So, what do I want out of my training? If you had asked me a few years ago, I would have replied that I really wanted to be good in the curriculum of an Aikikai-affiliated school like the AAA. The lineage and affiliation really mattered to me at the time. But I don't train in a vacuum, and after being exposed to different ways of thinking about aikido, I started to question my own training and my reliance on catching my attacker's timing to generate kuzushi. Furthermore, my idea of leading in aikido was more like leaning. Add into the mix the fact that I wasn't training as much as I used to because work and family made it harder to set aside the time for the 40 minute one-way drive to the dojo. The result was I wasn't getting any better; actually, I was starting to get worse. But even if I was good, I was good at a narrow range of skills in a specific context. I felt I was missing something and I sort of knew what it was after seeing Ellis at a few seminars and reading his posts on Aikido Journal's web site. Then I started reading Peter's columns and before long, I was starting to understand that aikido was not historically what I thought it was.
Okay, to quickly answer any detractors I'll restate the above: my aikido was not what I thought it was. However, I didn't dream this stuff up on my own. The handbook from the AAA, the stuff I learned at seminars, and books like "The Spirit of Aikido" all shaped my concept of aikido. Then I learned that aikido is not about love and reconciliation in the Western sense of the words, and that O Sensei didn't really try to teach his aikido, so his top students all ended up with different stuff. I'm simplifying greatly. If you want more read Peter's columns, Ellis's books, and Stan Prannin's Aikido Journal. The point is that the aikido mythoogy is on somewhat shaky ground as far as I'm concerned, and it really does not justify the training focus on timing/blending being the primary kuzushi.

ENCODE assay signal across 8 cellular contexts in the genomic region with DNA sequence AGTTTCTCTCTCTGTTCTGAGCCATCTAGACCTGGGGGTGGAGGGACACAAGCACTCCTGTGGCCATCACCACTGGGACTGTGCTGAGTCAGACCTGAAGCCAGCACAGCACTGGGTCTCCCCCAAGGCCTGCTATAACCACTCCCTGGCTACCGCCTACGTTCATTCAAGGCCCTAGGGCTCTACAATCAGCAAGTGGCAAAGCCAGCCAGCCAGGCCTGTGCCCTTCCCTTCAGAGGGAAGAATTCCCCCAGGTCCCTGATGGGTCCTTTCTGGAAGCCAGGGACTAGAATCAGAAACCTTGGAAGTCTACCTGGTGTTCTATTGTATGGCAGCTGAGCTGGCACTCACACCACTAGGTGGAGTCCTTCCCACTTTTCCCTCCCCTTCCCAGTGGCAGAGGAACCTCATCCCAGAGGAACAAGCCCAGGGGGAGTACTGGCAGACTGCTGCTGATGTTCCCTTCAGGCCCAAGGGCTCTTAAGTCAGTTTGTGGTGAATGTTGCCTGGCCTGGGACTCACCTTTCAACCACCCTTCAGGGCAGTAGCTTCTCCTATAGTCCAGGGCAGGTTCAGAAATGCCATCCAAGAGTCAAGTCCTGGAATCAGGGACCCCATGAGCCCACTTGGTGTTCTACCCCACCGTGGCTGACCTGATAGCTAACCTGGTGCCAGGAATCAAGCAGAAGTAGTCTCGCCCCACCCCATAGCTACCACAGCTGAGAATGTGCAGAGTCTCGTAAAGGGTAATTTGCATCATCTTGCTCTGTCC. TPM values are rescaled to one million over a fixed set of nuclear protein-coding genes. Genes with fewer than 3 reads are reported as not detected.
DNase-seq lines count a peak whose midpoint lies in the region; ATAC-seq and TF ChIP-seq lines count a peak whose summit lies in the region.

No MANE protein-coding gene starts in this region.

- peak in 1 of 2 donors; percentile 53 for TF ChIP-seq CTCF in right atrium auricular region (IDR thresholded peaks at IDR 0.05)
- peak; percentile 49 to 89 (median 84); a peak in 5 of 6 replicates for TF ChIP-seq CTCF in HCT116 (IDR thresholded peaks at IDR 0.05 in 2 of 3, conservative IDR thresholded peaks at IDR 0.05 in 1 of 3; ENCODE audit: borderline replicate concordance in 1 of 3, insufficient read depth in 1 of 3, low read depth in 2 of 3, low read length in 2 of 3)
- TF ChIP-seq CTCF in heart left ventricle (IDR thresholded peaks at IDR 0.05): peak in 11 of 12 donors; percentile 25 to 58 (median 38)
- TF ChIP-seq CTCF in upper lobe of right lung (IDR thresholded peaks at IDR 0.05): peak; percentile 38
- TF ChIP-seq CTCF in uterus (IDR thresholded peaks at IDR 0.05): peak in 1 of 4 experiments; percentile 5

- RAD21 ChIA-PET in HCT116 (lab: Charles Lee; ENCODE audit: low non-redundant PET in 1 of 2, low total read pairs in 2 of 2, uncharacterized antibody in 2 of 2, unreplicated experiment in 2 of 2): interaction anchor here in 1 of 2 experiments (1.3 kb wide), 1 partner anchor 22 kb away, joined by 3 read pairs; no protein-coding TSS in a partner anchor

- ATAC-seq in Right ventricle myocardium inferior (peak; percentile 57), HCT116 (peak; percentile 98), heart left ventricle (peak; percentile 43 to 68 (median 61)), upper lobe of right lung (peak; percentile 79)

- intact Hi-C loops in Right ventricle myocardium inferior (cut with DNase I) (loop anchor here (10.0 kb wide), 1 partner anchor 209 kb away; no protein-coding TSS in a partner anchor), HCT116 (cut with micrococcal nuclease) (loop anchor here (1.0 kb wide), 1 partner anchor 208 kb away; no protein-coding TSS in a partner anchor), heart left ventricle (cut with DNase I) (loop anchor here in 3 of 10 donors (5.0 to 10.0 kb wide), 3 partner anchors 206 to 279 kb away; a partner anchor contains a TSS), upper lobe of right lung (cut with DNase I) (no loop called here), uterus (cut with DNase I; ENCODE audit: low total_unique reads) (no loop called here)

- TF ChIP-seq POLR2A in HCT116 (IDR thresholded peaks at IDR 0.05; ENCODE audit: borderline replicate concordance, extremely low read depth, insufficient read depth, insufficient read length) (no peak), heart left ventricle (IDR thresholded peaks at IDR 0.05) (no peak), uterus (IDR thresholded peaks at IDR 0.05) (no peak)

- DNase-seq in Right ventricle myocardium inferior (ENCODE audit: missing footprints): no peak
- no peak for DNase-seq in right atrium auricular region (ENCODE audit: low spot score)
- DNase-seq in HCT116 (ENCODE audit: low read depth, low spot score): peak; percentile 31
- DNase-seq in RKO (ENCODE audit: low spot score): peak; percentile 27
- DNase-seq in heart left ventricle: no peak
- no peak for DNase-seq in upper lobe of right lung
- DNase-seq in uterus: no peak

So I knew I did not want to keep doing what I had been doing. So I started learning the taikyoku kuzushi, going to Wednesday internal strength training sessions, and studying toho iaido (to get my fix of weapons work). I accepted with eagerness and equanimity the fact that I am a beginner again. I worked on the new stuff with as much of a blank and open mind as possible. This has been awkward at times. I make stupid mistakes because I'm trying to do what I see without defaulting to previous ways of doing ukumi or waza. The result is that I look and feel even less coordinated than rank beginners. But I started to make progress.